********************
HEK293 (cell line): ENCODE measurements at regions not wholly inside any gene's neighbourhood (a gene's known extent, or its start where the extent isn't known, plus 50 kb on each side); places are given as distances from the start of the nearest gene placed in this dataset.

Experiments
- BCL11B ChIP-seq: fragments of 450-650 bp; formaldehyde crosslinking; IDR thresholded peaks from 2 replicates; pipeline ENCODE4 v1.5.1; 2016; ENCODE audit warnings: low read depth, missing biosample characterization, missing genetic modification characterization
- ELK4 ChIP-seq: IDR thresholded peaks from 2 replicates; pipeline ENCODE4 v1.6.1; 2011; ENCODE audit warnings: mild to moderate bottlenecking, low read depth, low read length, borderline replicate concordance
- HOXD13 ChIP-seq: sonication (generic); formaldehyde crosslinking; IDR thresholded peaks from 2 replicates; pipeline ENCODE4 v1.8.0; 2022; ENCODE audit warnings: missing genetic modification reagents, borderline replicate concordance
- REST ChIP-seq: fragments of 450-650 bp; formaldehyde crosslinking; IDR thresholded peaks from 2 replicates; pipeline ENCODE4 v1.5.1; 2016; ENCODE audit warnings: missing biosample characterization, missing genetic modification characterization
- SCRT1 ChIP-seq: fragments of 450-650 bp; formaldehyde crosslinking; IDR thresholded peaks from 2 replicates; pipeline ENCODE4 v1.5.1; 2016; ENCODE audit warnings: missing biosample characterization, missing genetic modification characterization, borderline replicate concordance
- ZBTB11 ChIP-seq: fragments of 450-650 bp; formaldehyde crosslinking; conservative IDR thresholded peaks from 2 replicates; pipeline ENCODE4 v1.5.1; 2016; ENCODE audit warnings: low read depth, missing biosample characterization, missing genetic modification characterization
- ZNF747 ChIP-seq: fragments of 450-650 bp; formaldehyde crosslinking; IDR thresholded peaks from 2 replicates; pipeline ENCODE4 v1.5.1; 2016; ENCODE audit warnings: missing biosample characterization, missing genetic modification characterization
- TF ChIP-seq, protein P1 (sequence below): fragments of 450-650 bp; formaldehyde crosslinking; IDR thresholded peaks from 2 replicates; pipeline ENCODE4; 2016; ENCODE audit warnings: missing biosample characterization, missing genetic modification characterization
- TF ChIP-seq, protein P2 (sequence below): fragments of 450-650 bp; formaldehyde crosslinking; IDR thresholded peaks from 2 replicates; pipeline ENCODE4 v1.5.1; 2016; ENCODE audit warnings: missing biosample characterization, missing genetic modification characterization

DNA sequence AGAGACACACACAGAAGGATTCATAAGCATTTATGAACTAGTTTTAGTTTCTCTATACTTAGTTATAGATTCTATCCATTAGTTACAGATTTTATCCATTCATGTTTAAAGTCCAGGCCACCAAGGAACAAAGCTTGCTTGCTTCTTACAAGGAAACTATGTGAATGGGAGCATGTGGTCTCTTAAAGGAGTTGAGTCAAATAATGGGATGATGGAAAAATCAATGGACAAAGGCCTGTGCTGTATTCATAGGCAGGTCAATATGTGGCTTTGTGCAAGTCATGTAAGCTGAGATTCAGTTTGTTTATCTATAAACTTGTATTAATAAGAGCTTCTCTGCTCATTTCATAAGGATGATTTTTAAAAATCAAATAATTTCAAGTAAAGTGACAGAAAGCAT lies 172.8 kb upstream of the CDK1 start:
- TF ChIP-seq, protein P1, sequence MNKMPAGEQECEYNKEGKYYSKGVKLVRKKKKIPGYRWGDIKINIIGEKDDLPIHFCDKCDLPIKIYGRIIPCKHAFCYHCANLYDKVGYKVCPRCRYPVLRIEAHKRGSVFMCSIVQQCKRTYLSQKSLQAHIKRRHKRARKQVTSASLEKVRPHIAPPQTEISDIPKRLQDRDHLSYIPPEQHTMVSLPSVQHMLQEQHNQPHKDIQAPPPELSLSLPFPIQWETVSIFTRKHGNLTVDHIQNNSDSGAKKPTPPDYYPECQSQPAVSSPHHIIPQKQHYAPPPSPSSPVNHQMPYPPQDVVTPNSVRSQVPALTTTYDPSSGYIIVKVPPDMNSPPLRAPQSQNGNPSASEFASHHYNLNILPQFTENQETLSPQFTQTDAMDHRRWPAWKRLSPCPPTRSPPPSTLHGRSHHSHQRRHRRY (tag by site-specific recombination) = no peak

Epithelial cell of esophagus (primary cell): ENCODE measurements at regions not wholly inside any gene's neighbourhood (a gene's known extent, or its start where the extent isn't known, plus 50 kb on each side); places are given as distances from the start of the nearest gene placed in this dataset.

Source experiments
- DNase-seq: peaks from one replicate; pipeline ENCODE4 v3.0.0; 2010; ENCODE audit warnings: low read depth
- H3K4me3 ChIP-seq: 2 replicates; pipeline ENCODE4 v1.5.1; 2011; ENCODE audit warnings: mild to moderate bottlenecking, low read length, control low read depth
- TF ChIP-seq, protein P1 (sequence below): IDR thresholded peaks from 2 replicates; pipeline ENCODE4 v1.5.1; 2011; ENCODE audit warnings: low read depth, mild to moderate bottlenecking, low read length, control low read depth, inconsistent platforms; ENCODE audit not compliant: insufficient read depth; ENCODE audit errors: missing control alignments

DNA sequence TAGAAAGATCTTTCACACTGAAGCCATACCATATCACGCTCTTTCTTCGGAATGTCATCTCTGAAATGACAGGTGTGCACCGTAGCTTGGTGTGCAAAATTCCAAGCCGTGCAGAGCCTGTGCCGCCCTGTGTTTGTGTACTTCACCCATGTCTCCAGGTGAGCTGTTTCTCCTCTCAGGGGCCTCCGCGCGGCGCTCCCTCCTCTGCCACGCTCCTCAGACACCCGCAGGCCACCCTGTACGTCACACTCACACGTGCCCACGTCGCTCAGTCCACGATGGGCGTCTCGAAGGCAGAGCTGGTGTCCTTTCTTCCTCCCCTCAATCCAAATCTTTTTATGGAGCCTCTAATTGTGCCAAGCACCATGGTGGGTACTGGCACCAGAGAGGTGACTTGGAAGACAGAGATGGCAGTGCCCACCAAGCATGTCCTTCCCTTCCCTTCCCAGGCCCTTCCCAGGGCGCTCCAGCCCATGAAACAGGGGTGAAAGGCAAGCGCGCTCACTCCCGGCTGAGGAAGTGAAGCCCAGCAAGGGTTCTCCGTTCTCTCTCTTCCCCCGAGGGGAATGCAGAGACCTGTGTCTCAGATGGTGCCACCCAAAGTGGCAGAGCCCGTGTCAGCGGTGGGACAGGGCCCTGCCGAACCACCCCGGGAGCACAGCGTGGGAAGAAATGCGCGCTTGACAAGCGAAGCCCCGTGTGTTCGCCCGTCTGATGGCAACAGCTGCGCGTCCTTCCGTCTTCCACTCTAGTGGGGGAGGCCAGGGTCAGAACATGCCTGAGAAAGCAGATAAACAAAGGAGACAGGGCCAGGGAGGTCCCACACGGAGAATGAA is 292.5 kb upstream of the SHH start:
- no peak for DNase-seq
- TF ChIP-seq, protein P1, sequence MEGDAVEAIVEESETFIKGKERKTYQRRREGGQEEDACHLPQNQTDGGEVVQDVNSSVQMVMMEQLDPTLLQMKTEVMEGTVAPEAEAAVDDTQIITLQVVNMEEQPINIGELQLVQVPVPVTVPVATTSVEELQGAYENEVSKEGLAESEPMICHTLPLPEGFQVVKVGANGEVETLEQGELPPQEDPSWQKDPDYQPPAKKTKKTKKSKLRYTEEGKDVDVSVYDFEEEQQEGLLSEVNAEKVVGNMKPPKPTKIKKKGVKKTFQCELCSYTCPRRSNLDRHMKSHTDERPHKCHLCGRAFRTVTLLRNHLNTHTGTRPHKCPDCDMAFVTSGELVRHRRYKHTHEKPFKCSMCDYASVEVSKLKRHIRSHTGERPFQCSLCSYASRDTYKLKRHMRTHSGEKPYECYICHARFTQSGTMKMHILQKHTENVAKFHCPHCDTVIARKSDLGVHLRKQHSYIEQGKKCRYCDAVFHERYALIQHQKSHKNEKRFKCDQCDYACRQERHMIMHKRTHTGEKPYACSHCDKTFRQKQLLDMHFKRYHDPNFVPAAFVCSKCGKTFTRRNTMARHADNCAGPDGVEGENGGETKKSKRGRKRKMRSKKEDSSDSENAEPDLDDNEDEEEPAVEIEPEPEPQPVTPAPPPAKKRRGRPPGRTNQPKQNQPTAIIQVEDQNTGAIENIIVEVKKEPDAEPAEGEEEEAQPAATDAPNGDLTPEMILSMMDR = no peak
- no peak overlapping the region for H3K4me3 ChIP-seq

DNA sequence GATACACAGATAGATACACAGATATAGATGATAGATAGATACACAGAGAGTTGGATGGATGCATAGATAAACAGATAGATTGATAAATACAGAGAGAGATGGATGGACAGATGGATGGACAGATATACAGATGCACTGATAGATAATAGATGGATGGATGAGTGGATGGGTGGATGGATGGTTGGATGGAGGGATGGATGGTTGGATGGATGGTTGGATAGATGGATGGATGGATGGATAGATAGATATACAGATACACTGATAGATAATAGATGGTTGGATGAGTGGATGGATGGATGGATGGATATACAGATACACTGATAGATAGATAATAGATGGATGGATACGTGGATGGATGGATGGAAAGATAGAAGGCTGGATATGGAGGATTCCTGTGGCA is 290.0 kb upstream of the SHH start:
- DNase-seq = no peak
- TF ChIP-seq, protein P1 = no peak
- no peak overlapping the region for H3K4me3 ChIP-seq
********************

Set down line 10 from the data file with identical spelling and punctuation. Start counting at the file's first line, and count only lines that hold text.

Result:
- TF ChIP-seq, protein P1 (sequence below): fragments of 450-650 bp; formaldehyde crosslinking; IDR thresholded peaks from 2 replicates; pipeline ENCODE4; 2016; ENCODE audit warnings: missing biosample characterization, missing genetic modification characterization